Seaweed-based plastics replacement startup ULUU has raised $8 million in a Seed round that’s attracted and all-star cast of investors from music, restaurants and modelling.
The round was led by existing backer, Main Sequence Ventures, supported by Alberts Impact Ventures, Mistletoe and Possible Ventures.
The Western Australian venture, is creating compostable polymers known as PHAs (polyhydroxyalkanoates), made from seaweed, which have the potential to replace all kinds of plastics, from food packaging to durable goods and textiles.
Also backing the idea in the raise supermodel Karlie Kloss and Tame Impala frontman Kevin Parker, as well as others from the arts, music and hospitality sectors through Main Sequence’s social impact community Voice Capital, including Melvin Benn, MD of Festival Republic, the organisation behind the Glastonbury, & Reading festivals; Nathan McLay and Future Classic (best known for Flume, Flight Facilities, and G Flip); and Australian chef Neil Perry.
The capital will be used on product development and engineering R&D to develop new ways to scale the production process. ULUU is based at the Indian Ocean Marine Research Centre, with co-location support from the University of Western Australia.
Cofounder Dr Julia Reisser that with a UN-led pledge from 20 countries to end plastic pollution by 2040, the need for environmentally friendly solutions is urgent.
“Today’s plastic problem reaches far beyond single-use water bottles and straws. Most people don’t realise that plastic has become a ubiquitous part of every aspect of our lives. From the clothes we wear, through to the beauty products we use and the cars we drive — it’s everywhere, and our planet is suffering as a result,” she said.
“We’ve discovered a way to create a versatile range of natural polymers called PHAs that can mimic the durability of plastic, but have the added benefit of being biodegradable and compostable. Our fermentation process, which is similar to brewing beer, allows us to maintain a clean production process using ocean resources including seaweed and seawater.”
Her cofounder Michael Kingsbury said the backing from Kloss and Parker will help them gain a foothold into industries such as fashion and beauty.
“In order to make a real change in this world, we need powerful voices for good,” he said.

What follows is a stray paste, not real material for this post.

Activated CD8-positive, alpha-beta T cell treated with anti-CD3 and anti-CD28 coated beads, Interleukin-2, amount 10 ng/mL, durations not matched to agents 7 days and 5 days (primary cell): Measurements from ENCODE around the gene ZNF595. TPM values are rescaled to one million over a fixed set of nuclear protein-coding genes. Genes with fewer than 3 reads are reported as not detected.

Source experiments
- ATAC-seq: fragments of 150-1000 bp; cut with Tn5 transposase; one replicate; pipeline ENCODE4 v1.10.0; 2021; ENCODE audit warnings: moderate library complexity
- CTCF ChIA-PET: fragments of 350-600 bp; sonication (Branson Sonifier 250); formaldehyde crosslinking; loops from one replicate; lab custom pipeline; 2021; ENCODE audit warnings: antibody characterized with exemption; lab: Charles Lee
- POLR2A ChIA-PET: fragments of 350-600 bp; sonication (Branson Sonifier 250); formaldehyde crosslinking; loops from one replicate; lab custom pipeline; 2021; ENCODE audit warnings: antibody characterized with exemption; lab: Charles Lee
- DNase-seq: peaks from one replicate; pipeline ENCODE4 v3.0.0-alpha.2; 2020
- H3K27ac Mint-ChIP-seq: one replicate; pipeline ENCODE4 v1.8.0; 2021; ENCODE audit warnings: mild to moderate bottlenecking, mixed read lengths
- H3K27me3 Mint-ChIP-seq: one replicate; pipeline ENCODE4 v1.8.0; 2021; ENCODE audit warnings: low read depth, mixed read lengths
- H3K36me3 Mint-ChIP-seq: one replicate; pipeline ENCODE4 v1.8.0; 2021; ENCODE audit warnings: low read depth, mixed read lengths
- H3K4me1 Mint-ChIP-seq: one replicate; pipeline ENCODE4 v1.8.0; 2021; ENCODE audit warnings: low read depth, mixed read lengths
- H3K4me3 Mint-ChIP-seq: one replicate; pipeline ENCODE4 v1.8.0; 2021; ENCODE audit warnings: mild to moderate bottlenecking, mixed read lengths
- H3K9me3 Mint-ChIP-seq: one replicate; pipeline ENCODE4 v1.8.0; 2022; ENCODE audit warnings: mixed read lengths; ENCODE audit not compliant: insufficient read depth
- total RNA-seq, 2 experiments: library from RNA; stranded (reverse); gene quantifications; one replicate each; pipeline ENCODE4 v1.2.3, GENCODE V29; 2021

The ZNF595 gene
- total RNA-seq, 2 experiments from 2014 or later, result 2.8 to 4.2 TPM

“We are humbled to have their support and look forward to combining our expertise and public reach to make a difference in addressing this planetary problem. Together, we’re helping bring the world into a post-plastic era.”
Main Sequence partner Phil Morle said the world’s plastic problem is one of the biggest crises humanity faces.
“ULUU’s natural polymers have the potential to permanently replace many of the plastics we use today in clothing, packaging, accessories and more,” he said.
“Julia and Michael are incredibly ambitious and perfectly positioned to make this happen quickly.”
Parker and his Tame Impala bandmates have promoted eco-friendly initiatives during their The Slow Rush tour, collaborating with nonprofit REVERB to reduce the environmental footprint of touring and help fight climate change.
“We’ve had many conversations as a band about how we can reduce our carbon footprint and there is so much more we can be doing, both personally and collectively,” he said.
“I’m really excited to be supporting ULUU because I believe that they are bringing sustainable solutions to global problems. And if I can help by using our platform to spread awareness about what they are doing, then I think we can implement some really positive changes.”
Kloss said she was very conscious of the impact the fashion industry on the environment
“There’s a lot of powerful innovation happening with environmental sustainability right now and we must spend time learning about and supporting companies working to find eco solutions to the problems our planet faces,” she said
“That’s exactly why I’m so proud to invest in ULUU and its mission for a greater, greener future.”